To establish alpha status, you have to show your dog that you are in charge. This may be difficult to do (I know it was for me) because it feels like you are bossy and less affectionate. Ultimately, this helped us grow a stronger bond with each other.

To obtain alpha status in your pack, you’ll need to focus on all of these training aspects for a minimum of 2 weeks (could be longer depending on how consistent you are and how your dog is responding). Consistency is key. If you give in a little, it can set your dog back in the training process, so make sure you’re sticking to your guns.

Trust me, I know being consistent with all of this can be extremely difficult but I promise, it can be extremely rewarding and give you the most wonderful relationship with your dog.

Keep My Dog On Leash At All Times

This was probably the most tedious thing because it means you have to go outside with your dog for them to go potty, you have to take them to their water dish, etc. Your dog does nothing without you by their side. This sends the message to your dog that you are allowing them to go potty, drink water, eat food, rest on their dog bed, etc., which in turn helps you establish pack leader status.

Give My Dog A Job

To be the alpha in your dog’s eyes, you need to give them permission to do everything (in the beginning). They need to have a job and know what that job is. If you’re busy cooking dinner, they shouldn’t be sitting at your feet begging for scraps.

Instead, put them in a sit or down position and tell them to stay. If they get up, put them back in the position you had them in. Your dog is bound to get up because this is new to them. Be patient and know that this will take time.

This not only teaches your dog not to beg, but it also lets them know boundaries. This has been a tremendous asset in my house because Sally knows not to beg when company is over. Although she will try to push her dominance onto others still, I’m still working on this.

Why Should I Keep My Dog Off The Furniture?

The other main thing I had to do was keep Sally off the couch to reinforce my alpha status, which honestly stunk. I love snuggling up on the sectional with Sally, so this was hard on both of us. However, it was only for 2 weeks that we had to do this and we survived. Instead of letting her on the couch, I put her in a down-stay on the floor next to me or on her dog bed.

After the 2 weeks were up, she was allowed back on the couch. We started with always prompting her up on the couch by giving her permission. Now, we let Sally up on the couch as she pleases.

How Do I Teach My Dog To Go Potty  On Command?

Since you’re going to be visiting the outdoor facilities together often, you might as well work on the go potty command. If Sally and I are on a walk and I say “go potty” she will go potty on command. It’s absolutely insane in my mind, but it’s so nice on those days that are cold or rainy, and I can get her to relieve herself sooner than later.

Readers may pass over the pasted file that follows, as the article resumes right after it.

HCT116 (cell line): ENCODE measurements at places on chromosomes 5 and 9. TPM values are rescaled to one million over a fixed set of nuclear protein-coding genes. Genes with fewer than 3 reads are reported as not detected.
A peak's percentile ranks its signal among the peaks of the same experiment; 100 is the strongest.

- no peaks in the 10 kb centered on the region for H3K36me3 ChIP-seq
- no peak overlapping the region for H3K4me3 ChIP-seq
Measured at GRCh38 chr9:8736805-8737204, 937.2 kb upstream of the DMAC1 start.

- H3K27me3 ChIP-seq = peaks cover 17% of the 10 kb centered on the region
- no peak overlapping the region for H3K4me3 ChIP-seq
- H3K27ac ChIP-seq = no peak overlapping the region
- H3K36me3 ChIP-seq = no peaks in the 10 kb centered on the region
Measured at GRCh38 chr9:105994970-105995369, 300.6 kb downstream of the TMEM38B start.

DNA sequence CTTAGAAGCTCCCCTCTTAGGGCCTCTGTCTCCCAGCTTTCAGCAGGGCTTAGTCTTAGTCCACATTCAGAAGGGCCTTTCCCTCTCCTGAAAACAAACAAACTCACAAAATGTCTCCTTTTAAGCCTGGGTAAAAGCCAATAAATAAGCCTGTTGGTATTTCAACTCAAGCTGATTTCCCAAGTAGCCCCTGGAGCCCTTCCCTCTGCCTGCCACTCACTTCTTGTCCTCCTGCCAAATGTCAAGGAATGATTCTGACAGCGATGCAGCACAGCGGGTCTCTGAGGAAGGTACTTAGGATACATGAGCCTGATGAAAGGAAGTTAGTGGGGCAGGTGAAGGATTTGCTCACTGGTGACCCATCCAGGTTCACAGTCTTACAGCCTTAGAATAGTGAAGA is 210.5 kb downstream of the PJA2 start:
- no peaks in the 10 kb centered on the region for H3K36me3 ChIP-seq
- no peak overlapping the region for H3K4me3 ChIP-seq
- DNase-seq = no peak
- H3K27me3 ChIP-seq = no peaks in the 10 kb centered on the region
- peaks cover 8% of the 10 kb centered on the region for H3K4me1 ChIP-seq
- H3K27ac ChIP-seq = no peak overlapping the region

When you go outside with your dog for a potty break, repeat the command “go potty” over and over. Choose a place in your yard that they usually relieve themselves and stand in that area and do not move your feet. Your dog will naturally circle you and smell the area until they hopefully do their business.

This won’t happen on the first attempt. You may need to walk around the yard repeating the command until your dog does its business. You’ll want to work your way to standing in one position and not moving your feet because this sends the signal to your dog that you chose this position for them to go potty in and what you say goes.

Once your dog has gone potty, it’s time to praise them (this is a fun part for both of you). Get down to your dog’s level and give them lots of love and affection and say “good potty” a couple of times. This helps them realize that they did exactly what you asked of them.

After you’ve praised your dog, go back inside immediately after. This shows them that you went outside to do a job and the job is complete, so now it’s time to go back inside.

Video: Dog Commands 101

Watch this short video to see how to teach your dog to sit, stay and come in action.

How Do I Teach My Dog To Sit, Stay & Lay Down?

The essential thing Sally learned in her training was the commands sit and down stay. The trainer had us work on sit-stays and down-stays for 30 minutes each day for a few days. Start your dog on-leash and have them sit-stay by tugging the leash towards their back to help put them in a sitting position and then telling them to stay. When you tell them to stay, hold your hand out in front of yourself towards them.